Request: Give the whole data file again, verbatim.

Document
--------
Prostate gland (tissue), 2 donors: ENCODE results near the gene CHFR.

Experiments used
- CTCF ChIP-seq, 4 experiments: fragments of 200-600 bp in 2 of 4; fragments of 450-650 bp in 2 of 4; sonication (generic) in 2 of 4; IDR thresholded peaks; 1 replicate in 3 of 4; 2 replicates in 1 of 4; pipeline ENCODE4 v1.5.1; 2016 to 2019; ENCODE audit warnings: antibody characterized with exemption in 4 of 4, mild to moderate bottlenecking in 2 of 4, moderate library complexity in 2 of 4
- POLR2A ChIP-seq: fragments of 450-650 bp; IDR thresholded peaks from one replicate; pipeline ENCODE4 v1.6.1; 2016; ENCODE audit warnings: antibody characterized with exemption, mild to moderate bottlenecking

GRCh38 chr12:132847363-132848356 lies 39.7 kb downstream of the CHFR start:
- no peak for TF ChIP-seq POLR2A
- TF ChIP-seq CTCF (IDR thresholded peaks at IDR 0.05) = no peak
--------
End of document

Prostate gland (tissue), 2 donors: ENCODE results near the gene CHFR.

Experiments used
- CTCF ChIP-seq, 4 experiments: fragments of 200-600 bp in 2 of 4; fragments of 450-650 bp in 2 of 4; sonication (generic) in 2 of 4; IDR thresholded peaks; 1 replicate in 3 of 4; 2 replicates in 1 of 4; pipeline ENCODE4 v1.5.1; 2016 to 2019; ENCODE audit warnings: antibody characterized with exemption in 4 of 4, mild to moderate bottlenecking in 2 of 4, moderate library complexity in 2 of 4
- POLR2A ChIP-seq: fragments of 450-650 bp; IDR thresholded peaks from one replicate; pipeline ENCODE4 v1.6.1; 2016; ENCODE audit warnings: antibody characterized with exemption, mild to moderate bottlenecking

GRCh38 chr12:132847363-132848356 lies 39.7 kb downstream of the CHFR start:
- no peak for TF ChIP-seq POLR2A
- TF ChIP-seq CTCF (IDR thresholded peaks at IDR 0.05) = no peak